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Very interesting comments. And I agree with what you have said Alex.

 

I know Herb, Rand and I had a similiar discussion in the summer while drinking wine in the Bahamian sunset. :)

 

I think we came to a general concensus that the income measure is not appropriate. It really does not have relevance and is not defined. We were thinking that a published images definition would be more appropriate to guage professional status. That said, Pros do shoot differently than for competition in general.

 

I also agree that they should open competitions to all but maybe have categories similiar to the recent NCUPS where there is Novice, Open and the Professional award. I think anyone should be allowed to choose to compete in a higher category than they qualify for should they choose. As you say it allows you to compete against the best. Something that many amateurs relish. ;)

 

In terms of past winning shots... I'm not sure. Maybe open for that year but not past year winners.

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For me, in the biggest picture, the best win would be against all comers. As Alex mentioned, the prestige associated with his wins elevates him to a level most of us can only dream about.

 

If the contest is clear with the rules of entry, I've no problem with Pros entering at all. The organizers obviously set the income level in a manner that allows most if not the majority of U/W photographers who make money through their photography to enter.

 

One contest (which shall remain namless ;) ) Has the word amateur bolded, but then uses a relatively generous term to define a Pro. So, is their goal really to prevent Professionals from entering or just the creme de la creme?

 

As an aside, I see the U.S. contests growing considerably over the next few years. Digital photography is exploding and a logical step for most of us, after learning the basics of U/W photography, is to enter these contest to test our skills against others.

 

Perhaps the organizers will expand the categories to include specific levels of talent beyond Novice. I might suggest, for a start, a category for fat, bald guys...

 

Rand

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I agree with randapex that the best pic should be the best pic. If i was only an issue of winning prizes, it would be nice to have us "amatures" separated out. but placeing knowing you beat the "pros" , or the cheaters if there are any ;) is better then any prize.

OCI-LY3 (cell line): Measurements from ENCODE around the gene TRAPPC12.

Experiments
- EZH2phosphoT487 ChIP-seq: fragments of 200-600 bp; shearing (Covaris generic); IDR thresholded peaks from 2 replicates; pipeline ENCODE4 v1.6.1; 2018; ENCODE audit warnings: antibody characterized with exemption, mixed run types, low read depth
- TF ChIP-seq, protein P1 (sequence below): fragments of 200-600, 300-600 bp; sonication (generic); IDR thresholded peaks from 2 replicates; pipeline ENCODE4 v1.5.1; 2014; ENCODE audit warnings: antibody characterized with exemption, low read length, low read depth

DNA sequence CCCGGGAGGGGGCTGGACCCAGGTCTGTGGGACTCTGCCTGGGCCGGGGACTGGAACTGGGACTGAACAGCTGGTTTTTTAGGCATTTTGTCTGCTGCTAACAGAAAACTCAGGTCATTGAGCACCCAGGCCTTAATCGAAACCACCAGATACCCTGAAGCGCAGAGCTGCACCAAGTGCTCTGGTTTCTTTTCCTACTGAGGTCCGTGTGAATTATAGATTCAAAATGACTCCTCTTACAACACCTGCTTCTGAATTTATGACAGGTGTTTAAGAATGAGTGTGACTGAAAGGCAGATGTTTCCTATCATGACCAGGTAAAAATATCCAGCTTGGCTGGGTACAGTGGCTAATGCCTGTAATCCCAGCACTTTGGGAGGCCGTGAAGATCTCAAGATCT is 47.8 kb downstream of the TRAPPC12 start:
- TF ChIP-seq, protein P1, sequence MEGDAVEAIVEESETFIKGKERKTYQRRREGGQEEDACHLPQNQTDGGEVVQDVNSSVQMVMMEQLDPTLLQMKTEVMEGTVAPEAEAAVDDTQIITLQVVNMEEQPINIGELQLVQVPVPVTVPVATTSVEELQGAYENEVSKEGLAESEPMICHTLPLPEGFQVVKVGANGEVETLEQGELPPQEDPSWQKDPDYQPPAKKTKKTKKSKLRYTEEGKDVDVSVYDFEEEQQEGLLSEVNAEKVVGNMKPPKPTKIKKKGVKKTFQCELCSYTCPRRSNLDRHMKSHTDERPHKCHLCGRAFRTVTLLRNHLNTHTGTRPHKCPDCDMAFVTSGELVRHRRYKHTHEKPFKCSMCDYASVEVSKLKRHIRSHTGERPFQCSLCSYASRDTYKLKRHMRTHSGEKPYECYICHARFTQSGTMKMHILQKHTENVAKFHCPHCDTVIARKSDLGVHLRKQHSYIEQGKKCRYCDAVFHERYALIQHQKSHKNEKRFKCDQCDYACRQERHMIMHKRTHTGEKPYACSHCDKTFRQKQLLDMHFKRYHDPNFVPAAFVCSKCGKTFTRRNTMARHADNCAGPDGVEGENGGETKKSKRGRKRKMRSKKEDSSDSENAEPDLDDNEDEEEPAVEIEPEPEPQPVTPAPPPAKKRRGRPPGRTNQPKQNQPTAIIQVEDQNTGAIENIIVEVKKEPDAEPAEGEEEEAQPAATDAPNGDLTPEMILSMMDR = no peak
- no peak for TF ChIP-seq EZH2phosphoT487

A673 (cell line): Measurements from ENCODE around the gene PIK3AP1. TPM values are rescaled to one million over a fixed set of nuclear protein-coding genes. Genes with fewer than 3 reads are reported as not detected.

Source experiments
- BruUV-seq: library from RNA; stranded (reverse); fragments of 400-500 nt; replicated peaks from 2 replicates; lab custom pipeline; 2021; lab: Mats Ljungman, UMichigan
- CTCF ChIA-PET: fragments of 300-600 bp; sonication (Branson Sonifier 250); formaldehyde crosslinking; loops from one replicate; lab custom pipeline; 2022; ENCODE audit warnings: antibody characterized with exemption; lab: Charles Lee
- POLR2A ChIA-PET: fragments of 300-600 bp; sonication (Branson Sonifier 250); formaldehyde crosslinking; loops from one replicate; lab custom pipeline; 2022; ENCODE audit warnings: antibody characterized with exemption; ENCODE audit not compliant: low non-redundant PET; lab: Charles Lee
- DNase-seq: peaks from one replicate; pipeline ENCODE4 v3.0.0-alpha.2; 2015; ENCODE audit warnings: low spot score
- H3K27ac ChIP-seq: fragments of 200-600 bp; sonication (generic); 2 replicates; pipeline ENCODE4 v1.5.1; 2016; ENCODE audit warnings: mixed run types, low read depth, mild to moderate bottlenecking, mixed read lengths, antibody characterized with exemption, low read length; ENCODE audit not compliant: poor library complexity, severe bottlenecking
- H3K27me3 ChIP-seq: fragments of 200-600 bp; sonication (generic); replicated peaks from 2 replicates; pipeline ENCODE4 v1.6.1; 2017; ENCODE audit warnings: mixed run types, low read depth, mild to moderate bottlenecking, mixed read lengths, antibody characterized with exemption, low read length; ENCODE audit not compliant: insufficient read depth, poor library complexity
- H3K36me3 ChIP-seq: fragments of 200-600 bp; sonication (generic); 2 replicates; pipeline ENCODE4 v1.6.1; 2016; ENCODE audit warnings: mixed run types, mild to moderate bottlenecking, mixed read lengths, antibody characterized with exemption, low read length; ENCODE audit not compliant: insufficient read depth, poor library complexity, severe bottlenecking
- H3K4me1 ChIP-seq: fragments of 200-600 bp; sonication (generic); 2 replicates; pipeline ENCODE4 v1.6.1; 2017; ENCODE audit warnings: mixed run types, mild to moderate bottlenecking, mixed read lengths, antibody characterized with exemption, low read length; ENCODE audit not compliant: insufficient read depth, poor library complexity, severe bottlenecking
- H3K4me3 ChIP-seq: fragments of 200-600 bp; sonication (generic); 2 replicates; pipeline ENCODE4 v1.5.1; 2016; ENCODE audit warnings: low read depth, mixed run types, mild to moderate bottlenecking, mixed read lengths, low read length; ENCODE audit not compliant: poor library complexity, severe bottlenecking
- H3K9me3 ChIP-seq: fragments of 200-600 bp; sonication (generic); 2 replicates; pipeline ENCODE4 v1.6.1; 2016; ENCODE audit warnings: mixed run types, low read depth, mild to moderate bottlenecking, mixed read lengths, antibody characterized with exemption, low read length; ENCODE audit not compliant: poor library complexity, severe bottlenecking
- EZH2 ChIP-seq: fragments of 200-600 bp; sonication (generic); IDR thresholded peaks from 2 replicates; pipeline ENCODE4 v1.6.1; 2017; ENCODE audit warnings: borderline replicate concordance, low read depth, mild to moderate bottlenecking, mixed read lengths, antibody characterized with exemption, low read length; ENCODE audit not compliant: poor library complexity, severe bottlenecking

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Let's figure out how to define "amateurs" for those competitions who exist to promote hobbiests. Any ideas?

 

The issue at the recent NCUPS Sea contest is that a pro is defined as someone who makes more than 40% of his/her income in photography, instruction, etc. There are definitely people in the winners' list who define themselves as pros; they run workshops, are published everywhere, have judged other competitions, etc. -- yet they entered the contest anyway, which I think is tacky.

 

For Wetpixel's contest, I want to attract the best photos regardless of who took them (we don't care who enters). As Alex mentioned, a lot of pros might not want to enter such competitions, anyway...

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We've had this same problem with our HUPS contest. We have film Novice and Advanced categories. An advanced shooter is considered to be someone who has won HUPS photographer of the year before, or has placed in other competitions.

 

Right now, our digital contest only has ONE category "everyone shooting digital"

 

Some of our Advanced film shooters also shoot digital and are competing in the digital contest. This is discouraging our novice digital shooters (and we have a LOT of them) from competing in our digital contest. They usually say something like: "I'll never win competing against Jackie Reid, so why even enter, it's no fun."

 

For this reason we think we need to break into Novice and Advanced categories for our digital contest for 2006. Just something for other competitions to consider - not everyone wants to compete with the "pros."

 

Wetpixel has added a "compact digicams" category to our contest for this reason too.

 

Cheers

James